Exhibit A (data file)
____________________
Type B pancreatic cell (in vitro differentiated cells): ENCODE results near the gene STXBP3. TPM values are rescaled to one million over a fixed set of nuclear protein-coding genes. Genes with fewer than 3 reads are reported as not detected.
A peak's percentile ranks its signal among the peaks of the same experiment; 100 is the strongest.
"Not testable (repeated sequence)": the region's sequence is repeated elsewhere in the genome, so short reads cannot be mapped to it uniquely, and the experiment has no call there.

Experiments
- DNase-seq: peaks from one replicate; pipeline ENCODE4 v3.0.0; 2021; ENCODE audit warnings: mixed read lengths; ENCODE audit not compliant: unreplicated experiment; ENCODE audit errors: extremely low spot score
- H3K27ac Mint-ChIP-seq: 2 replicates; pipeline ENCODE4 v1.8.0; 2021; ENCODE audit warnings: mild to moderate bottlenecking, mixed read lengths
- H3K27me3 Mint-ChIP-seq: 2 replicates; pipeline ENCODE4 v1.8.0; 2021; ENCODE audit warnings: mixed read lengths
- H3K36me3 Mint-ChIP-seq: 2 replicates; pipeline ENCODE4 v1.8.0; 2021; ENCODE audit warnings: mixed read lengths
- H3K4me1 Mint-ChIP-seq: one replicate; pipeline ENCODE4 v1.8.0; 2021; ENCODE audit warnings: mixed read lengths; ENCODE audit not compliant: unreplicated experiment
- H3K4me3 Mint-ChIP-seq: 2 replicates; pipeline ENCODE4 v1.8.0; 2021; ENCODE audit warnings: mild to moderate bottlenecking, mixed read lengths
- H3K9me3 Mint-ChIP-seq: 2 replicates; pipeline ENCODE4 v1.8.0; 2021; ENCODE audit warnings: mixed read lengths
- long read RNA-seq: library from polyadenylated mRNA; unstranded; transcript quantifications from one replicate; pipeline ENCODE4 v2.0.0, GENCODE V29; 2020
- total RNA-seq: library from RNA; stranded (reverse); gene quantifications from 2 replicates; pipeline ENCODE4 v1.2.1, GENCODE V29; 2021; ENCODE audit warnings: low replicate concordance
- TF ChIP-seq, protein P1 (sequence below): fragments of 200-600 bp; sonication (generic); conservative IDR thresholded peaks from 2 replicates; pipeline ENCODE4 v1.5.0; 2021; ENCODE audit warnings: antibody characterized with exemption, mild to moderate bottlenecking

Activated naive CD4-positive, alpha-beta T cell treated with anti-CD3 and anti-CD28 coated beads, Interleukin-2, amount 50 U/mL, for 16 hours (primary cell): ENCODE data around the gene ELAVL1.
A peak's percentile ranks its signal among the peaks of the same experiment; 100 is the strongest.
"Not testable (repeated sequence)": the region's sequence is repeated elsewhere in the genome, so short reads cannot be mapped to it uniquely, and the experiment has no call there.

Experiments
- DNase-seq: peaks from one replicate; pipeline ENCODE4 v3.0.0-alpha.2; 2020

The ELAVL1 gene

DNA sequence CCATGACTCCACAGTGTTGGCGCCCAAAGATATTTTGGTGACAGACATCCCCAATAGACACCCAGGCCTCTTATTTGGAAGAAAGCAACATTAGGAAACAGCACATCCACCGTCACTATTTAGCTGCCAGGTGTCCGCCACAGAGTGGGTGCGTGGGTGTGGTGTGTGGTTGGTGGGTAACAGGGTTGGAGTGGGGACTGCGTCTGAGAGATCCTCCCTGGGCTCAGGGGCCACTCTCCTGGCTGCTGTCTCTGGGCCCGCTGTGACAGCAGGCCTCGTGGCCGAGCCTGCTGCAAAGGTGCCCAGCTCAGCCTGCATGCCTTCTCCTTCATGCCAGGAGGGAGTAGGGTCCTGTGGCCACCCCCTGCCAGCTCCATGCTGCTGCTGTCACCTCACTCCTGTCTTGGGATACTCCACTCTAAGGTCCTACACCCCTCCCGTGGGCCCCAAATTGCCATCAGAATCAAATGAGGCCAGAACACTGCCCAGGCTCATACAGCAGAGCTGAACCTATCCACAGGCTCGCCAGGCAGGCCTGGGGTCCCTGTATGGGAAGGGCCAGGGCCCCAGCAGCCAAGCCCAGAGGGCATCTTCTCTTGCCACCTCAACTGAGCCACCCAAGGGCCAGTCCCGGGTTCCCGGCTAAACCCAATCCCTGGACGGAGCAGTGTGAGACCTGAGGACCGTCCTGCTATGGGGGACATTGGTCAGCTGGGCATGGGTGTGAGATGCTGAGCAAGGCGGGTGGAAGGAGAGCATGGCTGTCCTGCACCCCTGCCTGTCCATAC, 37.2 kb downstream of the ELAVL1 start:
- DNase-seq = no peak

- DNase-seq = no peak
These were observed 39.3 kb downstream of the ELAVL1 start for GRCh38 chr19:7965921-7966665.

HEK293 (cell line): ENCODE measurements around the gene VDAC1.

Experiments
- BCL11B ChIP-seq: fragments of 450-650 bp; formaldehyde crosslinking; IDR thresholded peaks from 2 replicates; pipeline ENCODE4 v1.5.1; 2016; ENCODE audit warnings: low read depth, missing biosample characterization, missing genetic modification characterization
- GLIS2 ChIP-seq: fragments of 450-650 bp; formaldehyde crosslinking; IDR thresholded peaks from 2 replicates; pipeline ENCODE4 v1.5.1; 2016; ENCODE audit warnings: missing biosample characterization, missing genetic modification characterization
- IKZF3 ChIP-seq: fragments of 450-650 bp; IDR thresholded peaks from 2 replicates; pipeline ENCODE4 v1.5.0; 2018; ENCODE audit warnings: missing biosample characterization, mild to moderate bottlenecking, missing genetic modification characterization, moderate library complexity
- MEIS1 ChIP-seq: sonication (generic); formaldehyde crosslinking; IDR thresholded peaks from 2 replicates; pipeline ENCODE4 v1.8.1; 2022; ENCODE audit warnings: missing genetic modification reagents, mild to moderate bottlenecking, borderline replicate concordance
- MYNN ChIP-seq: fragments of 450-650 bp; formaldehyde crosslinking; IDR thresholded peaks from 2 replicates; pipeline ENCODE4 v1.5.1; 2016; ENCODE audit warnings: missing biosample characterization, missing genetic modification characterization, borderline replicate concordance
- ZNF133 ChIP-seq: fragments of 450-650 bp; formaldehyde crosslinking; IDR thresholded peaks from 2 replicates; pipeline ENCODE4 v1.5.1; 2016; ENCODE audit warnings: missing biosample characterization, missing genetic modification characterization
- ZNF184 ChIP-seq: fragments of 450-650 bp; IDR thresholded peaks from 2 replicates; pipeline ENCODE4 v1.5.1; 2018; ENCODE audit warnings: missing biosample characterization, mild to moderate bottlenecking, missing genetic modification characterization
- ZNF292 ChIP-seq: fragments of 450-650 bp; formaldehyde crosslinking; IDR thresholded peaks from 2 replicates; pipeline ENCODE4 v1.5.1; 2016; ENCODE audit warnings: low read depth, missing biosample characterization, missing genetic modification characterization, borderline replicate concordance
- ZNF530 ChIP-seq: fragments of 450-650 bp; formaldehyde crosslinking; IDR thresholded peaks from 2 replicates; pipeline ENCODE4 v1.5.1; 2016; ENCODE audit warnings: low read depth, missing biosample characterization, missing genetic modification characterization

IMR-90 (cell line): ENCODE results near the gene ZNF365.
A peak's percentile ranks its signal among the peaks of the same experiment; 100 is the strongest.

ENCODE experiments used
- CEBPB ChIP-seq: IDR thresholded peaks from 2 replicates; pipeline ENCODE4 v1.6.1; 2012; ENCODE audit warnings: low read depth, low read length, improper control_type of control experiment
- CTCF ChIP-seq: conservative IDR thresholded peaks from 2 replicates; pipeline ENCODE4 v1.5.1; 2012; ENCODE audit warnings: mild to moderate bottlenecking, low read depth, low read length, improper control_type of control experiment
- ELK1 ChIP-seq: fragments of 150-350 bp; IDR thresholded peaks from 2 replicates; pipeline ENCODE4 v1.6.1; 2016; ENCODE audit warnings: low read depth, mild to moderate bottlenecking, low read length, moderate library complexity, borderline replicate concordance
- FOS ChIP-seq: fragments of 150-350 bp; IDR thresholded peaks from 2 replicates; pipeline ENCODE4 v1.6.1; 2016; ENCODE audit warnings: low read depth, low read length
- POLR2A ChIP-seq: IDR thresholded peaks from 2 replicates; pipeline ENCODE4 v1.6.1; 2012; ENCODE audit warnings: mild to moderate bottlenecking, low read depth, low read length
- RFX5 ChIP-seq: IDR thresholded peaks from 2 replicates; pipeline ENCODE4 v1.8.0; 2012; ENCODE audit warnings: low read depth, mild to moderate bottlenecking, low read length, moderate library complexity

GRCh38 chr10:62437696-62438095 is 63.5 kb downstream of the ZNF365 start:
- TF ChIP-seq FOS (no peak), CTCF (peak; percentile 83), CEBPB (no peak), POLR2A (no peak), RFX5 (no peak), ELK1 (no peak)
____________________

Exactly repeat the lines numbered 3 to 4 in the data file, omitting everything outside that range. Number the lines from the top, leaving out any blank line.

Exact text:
"Not testable (repeated sequence)": the region's sequence is repeated elsewhere in the genome, so short reads cannot be mapped to it uniquely, and the experiment has no call there.

Experiments